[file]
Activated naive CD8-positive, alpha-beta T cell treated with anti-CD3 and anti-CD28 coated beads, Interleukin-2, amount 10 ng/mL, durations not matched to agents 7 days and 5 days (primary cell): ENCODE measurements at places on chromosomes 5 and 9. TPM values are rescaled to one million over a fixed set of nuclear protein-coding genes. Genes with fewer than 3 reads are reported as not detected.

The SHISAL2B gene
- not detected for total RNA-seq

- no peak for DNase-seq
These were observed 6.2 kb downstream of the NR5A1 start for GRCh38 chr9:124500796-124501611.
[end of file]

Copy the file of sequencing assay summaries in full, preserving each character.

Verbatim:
Activated naive CD8-positive, alpha-beta T cell treated with anti-CD3 and anti-CD28 coated beads, Interleukin-2, amount 10 ng/mL, durations not matched to agents 7 days and 5 days (primary cell): ENCODE measurements at places on chromosomes 5 and 9. TPM values are rescaled to one million over a fixed set of nuclear protein-coding genes. Genes with fewer than 3 reads are reported as not detected.

The SHISAL2B gene
- not detected for total RNA-seq

- no peak for DNase-seq
These were observed 6.2 kb downstream of the NR5A1 start for GRCh38 chr9:124500796-124501611.